Tuesday, June 19, 2012

Guided Access in iOS6

The new iOS 6 was announced recently at Apple’s Worldwide Developers conference, and the updated operating system looks to have gotten tons of new integrated features. One new feature that might be overlooked, but certainly deserves some attention, is the new Guided Access mode for iOS devices.

Guided Access is a form of accessibility software for iOS. Apple has always been at the forefront of technologies dedicated to helping people with disabilities interact with Apple products. Guided Access will allow a parent or teacher the ability to have full control of how an iOS device can be used. For example, the home button and all other hardware buttons can be locked, motion sensitivity can be disabled, or a certain portion of the screen can be made inactive toward touch. In addition, the device can be locked into a single app. This means that iOS device can now reliably be used to test students or give reading assignments, without fear that they will lose focus and end up playing Angry Birds. Apple also mentioned that the devices could be locked-down in this manner and used for museum information apps.

It will be interesting to see what parents and teachers use Guided Access for, since the best uses for such technology are often found by the users rather than the designers.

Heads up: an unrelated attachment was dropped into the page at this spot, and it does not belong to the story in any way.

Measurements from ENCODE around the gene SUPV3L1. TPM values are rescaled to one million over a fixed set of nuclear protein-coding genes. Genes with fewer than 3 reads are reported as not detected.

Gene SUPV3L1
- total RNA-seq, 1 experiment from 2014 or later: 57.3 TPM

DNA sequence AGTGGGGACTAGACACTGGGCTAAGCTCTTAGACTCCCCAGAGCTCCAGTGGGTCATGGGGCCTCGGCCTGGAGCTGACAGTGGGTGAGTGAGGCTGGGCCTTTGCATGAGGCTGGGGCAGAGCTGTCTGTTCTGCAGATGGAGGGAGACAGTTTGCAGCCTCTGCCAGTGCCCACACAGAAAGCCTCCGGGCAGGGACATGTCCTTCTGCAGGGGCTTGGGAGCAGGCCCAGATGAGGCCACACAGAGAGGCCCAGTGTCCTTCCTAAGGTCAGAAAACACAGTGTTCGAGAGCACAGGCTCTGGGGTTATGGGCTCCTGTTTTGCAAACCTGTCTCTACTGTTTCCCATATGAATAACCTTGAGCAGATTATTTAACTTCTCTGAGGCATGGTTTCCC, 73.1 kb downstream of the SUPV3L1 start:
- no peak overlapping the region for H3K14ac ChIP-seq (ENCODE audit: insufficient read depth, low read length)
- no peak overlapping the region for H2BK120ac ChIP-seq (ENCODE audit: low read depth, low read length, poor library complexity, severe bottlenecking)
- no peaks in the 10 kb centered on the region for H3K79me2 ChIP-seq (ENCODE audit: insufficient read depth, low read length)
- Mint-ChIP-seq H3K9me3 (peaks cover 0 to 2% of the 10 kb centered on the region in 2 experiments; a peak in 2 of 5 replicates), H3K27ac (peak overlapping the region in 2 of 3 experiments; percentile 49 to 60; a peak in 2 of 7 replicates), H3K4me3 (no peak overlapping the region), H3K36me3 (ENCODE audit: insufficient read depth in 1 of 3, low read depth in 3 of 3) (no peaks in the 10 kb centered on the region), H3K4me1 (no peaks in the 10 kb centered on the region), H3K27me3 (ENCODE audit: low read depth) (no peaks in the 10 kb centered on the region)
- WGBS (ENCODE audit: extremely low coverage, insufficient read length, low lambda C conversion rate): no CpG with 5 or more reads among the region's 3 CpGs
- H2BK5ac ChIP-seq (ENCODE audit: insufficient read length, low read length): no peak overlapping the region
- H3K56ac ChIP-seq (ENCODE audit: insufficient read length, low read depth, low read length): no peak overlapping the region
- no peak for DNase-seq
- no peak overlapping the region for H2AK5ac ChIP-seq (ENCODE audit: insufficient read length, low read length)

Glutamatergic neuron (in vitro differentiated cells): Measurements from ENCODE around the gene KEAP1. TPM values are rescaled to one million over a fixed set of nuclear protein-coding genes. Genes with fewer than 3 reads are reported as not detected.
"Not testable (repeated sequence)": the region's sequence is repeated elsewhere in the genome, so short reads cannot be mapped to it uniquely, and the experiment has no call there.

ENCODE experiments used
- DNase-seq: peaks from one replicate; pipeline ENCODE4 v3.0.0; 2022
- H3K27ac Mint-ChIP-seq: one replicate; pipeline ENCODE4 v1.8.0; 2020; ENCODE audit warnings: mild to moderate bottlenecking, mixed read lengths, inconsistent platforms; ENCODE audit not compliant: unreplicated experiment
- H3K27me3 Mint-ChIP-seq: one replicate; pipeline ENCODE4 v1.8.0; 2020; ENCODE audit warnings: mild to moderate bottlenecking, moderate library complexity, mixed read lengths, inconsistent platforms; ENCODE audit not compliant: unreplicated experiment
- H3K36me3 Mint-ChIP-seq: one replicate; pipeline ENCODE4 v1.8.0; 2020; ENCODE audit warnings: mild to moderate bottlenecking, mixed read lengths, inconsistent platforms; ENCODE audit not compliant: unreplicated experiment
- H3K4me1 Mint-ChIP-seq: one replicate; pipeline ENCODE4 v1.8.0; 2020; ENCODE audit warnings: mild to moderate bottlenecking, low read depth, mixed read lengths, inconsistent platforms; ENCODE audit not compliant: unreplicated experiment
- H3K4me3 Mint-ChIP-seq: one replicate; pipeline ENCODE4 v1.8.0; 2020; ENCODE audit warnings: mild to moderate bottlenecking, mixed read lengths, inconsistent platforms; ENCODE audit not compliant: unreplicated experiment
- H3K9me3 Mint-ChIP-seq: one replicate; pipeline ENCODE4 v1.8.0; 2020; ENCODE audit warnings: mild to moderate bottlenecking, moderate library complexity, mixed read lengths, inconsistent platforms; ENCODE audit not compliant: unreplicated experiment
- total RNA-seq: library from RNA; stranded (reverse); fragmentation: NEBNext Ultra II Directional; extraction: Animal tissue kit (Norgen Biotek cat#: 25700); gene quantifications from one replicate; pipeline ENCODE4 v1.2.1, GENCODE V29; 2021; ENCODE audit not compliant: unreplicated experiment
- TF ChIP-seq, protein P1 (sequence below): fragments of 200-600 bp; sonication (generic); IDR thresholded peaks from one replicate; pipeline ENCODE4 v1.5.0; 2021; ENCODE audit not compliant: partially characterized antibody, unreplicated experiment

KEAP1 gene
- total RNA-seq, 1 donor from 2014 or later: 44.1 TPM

Government Websites Must Be Accessible, Court Finds

The Federal Court of Appeal has ordered Ottawa to make its websites accessible to blind people.

The decision is a second victory for plaintiff Donna Jodhan. The blind Toronto woman launched her lawsuit after discovering she could neither complete the 2006 census nor apply for a government job online.

The problem was that federal websites weren’t programmed to operate with screen reading software that converts text into speech. Ms. Jodhan, who is an accessibility consultant, claimed her right to equality under Section 15 of the Charter of Rights and Freedoms was denied as a result. The government’s defence was that the same information was available by other means such as mail, telephone or in person.

The Federal Court agreed that Ms. Jodhan had been discriminated against and ruled the government is obliged to ensure websites are fully accessible. The three-judge panel noted that the Internet is “one of the most, if not the most important tools ever designed for accessing not only government information and services, but all types of information and services.”

Advocacy groups for the visually impaired welcome the decision.

“It’s unfortunate that someone had to go to these ends to attain what is a fundamental right,” says CNIB president and CEO John Rafferty, “However, we are pleased by the court ruling that upholds the constitutional obligation of the government to ensure Canadians who are blind or partially sighted have equal access to information, enabling them to be independent, productive members of society.”

John Rae, past president of the Alliance for Equality of Blind Canadians says “It’s now time for the government to stop fighting against the Blind community and comply with their obligations to make all of its websites fully accessible.”

A spokesperson for the federal minister responsible, Treasury Board president Tony Clement, says Ottawa is committed to web accessibility and to date over 100 government institutions are converting their content in line with the web content accessibility guidelines.